In the wake of the brutal killing of George Floyd by Minneapolis police officer Derek Chauvin, there have been calls for many types of reform: reducing or eliminating funding for police departments; prohibiting certain practices like chokeholds and no-knock warrants and raids; implicit bias training for police. One measure that has finally garnered attention beyond the libertarian legal community is reforming or eliminating the doctrine of qualified immunity. Qualified immunity is a judicially created doctrine that allows state officials to escape personal liability for violating citizens’ constitutional rights unless a court finds those rights are “clearly established”—which they almost never do.
Individuals whose constitutional rights were violated by state actors can bring a federal lawsuit pursuant to 42 U.S.C. 1983, a civil rights statute that allows people to sue officials acting “under color of” state law for violations of their constitutional rights. The Supreme Court’s intent in creating qualified immunity was to ensure that public officials could perform their duties without the constant fear of liability for “reasonable but mistaken judgments about open legal questions.” In practice, however, the doctrine has come to insulate public officials from liability unless their conduct has explicitly been declared unconstitutional in a case with a nearly identical fact pattern—an impossible standard to meet, and one that has become a significant barrier to justice.
As an attorney defending students and faculty whose free speech and due process rights have been violated by public university administrators, I can attest to the fact that qualified immunity is a huge barrier that limits accountability even in the case of seemingly obvious constitutional violations. Just a few days ago, for example, a federal court in Connecticut dismissed, on qualified immunity grounds, the First Amendment claim of Noriana Radwan, a former University of Connecticut soccer player who lost her scholarship after she was captured giving the finger on national television. In one sentence, the court captured everything that is wrong with qualified immunity, and why it is an albatross around the neck of every lawyer fighting against the abuse of power by state officials:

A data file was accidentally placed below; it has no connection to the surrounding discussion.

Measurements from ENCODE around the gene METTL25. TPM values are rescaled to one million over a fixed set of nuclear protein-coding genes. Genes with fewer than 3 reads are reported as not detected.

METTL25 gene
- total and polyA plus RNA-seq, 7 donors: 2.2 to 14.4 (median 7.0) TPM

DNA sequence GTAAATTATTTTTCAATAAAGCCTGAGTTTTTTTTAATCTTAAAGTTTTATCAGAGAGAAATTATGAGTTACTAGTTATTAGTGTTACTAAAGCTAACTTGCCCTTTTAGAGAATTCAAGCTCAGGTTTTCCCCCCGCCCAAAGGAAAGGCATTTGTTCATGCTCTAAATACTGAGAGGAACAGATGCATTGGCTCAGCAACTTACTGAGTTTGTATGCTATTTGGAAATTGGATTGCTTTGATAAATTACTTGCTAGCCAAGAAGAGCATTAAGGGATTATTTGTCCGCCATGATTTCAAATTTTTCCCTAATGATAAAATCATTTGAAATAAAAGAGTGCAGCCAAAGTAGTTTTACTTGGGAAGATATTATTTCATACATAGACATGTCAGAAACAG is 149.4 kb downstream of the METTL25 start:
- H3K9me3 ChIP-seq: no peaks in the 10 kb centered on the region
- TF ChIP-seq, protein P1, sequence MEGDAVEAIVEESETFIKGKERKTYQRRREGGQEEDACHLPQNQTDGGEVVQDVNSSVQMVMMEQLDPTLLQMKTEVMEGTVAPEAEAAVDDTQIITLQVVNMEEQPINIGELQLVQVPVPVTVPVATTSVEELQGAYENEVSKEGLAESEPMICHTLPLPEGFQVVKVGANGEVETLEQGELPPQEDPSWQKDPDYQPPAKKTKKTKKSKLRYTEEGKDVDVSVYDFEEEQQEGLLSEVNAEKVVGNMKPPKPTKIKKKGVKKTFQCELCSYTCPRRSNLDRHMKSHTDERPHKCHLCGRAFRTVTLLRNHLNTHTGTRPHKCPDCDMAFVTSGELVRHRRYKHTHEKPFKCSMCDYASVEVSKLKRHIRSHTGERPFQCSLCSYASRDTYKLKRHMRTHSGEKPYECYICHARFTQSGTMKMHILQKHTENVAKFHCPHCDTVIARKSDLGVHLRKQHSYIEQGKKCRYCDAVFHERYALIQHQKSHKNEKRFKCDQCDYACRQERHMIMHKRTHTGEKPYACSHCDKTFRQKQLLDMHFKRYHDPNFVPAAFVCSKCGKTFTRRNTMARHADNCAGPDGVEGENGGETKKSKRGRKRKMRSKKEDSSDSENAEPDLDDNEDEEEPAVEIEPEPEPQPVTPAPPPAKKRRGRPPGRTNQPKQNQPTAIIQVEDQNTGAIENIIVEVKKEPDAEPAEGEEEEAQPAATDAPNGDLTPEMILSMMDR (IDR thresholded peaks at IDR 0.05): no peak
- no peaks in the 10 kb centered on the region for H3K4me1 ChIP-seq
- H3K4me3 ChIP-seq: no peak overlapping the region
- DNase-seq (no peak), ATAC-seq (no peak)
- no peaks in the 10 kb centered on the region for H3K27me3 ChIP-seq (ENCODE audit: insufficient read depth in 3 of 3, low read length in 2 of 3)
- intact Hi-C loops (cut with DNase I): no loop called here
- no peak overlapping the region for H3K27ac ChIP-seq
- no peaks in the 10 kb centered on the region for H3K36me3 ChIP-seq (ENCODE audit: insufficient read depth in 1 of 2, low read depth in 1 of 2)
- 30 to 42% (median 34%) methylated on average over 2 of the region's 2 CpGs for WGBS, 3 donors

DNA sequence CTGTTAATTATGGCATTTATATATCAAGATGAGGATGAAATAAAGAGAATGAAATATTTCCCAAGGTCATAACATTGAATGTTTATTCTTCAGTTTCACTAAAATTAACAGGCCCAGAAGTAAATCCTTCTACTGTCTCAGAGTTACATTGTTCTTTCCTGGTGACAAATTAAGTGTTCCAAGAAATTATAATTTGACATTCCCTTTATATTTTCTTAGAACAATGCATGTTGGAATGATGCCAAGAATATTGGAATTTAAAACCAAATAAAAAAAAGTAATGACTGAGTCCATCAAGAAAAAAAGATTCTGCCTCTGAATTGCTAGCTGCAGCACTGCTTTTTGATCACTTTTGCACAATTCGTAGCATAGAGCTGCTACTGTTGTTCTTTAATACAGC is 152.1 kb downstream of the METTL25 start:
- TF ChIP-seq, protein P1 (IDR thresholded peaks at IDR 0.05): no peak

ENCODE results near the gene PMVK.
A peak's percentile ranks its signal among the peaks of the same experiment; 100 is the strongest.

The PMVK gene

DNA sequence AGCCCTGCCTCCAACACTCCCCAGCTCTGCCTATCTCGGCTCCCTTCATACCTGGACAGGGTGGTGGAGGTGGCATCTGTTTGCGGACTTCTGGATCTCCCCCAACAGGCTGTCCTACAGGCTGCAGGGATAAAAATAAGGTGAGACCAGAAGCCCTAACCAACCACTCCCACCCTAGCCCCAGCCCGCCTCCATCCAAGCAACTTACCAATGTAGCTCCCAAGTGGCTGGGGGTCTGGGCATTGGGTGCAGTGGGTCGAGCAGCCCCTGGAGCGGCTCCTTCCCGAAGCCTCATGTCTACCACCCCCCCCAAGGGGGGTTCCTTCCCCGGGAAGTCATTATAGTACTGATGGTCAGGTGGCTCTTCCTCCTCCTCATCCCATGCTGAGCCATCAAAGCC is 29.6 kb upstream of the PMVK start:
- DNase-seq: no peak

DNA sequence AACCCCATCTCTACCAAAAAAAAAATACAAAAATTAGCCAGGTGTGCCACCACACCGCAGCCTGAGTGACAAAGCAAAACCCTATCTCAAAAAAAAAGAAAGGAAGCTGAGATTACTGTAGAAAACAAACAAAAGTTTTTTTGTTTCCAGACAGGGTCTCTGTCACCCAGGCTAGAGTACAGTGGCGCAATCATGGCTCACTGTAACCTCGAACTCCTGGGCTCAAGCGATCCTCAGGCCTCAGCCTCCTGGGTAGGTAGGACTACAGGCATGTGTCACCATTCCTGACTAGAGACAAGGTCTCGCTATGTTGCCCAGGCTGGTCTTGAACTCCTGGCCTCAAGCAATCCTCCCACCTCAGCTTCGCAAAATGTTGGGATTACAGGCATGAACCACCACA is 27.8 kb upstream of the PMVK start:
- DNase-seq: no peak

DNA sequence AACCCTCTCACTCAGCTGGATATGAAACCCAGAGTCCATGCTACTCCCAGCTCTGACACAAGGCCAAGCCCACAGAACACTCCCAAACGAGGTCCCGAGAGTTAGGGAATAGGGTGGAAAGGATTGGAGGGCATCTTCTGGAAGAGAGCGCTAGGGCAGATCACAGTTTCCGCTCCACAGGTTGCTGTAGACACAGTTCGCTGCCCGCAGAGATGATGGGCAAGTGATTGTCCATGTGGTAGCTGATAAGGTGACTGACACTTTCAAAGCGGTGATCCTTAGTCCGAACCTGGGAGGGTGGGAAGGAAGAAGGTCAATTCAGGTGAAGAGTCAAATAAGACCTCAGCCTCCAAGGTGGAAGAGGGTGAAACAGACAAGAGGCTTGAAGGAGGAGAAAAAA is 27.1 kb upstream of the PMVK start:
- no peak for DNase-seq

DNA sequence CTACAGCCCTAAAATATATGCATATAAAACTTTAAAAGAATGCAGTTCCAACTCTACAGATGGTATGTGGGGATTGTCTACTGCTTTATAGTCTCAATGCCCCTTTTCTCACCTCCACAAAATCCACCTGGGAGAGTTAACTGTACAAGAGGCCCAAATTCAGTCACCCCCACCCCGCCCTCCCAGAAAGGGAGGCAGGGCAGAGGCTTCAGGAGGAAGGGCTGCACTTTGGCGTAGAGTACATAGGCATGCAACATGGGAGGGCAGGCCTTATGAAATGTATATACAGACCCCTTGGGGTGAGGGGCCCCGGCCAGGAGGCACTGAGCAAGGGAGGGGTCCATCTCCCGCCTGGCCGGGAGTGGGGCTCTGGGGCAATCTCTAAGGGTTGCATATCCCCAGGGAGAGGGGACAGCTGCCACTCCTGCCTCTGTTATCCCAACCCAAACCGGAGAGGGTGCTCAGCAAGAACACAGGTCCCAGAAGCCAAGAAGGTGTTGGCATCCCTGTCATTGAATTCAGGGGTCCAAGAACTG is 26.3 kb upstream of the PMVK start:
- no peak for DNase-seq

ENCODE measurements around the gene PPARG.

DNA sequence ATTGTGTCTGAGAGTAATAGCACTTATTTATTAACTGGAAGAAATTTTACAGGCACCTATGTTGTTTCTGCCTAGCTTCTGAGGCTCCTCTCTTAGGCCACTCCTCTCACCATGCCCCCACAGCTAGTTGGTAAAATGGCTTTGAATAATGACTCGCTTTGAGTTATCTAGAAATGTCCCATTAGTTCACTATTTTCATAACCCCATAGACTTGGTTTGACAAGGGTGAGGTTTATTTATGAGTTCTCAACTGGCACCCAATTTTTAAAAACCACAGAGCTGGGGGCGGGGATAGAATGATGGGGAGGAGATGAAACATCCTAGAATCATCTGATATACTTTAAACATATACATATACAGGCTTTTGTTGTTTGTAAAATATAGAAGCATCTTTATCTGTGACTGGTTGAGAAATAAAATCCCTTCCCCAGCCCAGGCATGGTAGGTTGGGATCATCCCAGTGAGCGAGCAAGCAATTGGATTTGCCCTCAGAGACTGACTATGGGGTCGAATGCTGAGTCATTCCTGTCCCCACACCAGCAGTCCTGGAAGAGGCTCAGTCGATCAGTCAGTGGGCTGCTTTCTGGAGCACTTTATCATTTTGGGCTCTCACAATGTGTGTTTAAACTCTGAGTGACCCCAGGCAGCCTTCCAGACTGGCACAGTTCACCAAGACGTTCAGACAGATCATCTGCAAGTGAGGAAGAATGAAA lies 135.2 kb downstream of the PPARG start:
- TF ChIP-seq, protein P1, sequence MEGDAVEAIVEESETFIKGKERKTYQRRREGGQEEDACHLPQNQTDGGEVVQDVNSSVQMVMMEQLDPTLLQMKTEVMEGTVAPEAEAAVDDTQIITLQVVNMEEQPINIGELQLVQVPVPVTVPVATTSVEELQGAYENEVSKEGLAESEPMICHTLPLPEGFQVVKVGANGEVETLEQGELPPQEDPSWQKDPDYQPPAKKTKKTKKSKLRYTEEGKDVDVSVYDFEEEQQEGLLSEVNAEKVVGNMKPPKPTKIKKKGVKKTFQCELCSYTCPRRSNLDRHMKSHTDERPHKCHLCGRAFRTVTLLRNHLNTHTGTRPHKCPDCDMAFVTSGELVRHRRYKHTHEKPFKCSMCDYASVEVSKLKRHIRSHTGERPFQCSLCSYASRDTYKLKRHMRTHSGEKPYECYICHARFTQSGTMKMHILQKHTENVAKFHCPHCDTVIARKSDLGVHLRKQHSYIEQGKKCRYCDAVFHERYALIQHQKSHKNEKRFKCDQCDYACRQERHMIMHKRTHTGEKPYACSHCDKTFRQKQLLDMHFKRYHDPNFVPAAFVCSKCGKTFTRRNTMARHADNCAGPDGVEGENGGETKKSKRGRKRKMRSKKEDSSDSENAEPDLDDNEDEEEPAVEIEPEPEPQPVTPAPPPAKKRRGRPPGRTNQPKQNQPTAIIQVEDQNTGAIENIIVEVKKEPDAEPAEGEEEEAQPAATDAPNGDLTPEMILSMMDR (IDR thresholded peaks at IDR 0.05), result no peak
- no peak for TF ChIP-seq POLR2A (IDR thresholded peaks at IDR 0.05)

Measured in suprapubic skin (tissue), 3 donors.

“While Ms. Radwan does have a viable First Amendment claim, because of qualified immunity, the Defendants’ motion for summary judgment on this claim will be granted.”
In Radwan v. University of Connecticut, the district court held that it is conceivably possible that the administrators’ conduct could have been justified by Bethel Sch. Dist. No. 403 v. Fraser, a Supreme Court decision allowing K-12 schools to regulate “vulgar or offensive” speech among schoolchildren. The court acknowledged that “university students, largely over the age of eighteen, are no longer children,” and that the Supreme Court has explicitly stated that there is no reason “First Amendment protections should apply with less force on college campuses than in the community at large.” The court even acknowledged that the U.S. Court of Appeals for the 2nd Circuit, of which Connecticut is a part, has “expressed skepticism that universities and colleges have as much latitude to regulate student speech as K-12 schools do.” But because the 2nd Circuit has never explicitly held that Fraser does not apply to universities, the court dismissed Radwan’s “viable First Amendment claim.”
Ladies and gentlemen, qualified immunity.
The Supreme Court currently has the opportunity to review a number of different qualified immunity cases, allowing them to revisit the doctrine. Some of the cases involve alleged excessive force by police. Another involves alleged First Amendment abuses by university administrators. In that case, Hunt v. University of New Mexico, the school disciplined a medical student for an intemperate Facebook post about abortion—something that was clearly constitutionally protected speech. Instead of looking to the decades of case law establishing that university students have robust First Amendment rights and that First Amendment rights apply to online speech, the U.S. Court of Appeals for the 10th Circuit instead looked only for cases specific to the question of whether “sanctioning a student’s off-campus, online speech for the purpose of instilling professional norms is unconstitutional.” Finding (unsurprisingly) no cases on point, the court held that the university administrators were entitled to qualified immunity.
With the eyes of the nation now on police abuses, it is time to emphasize how qualified immunity has become a shield for government malfeasance of all types, and to reform this toxic doctrine.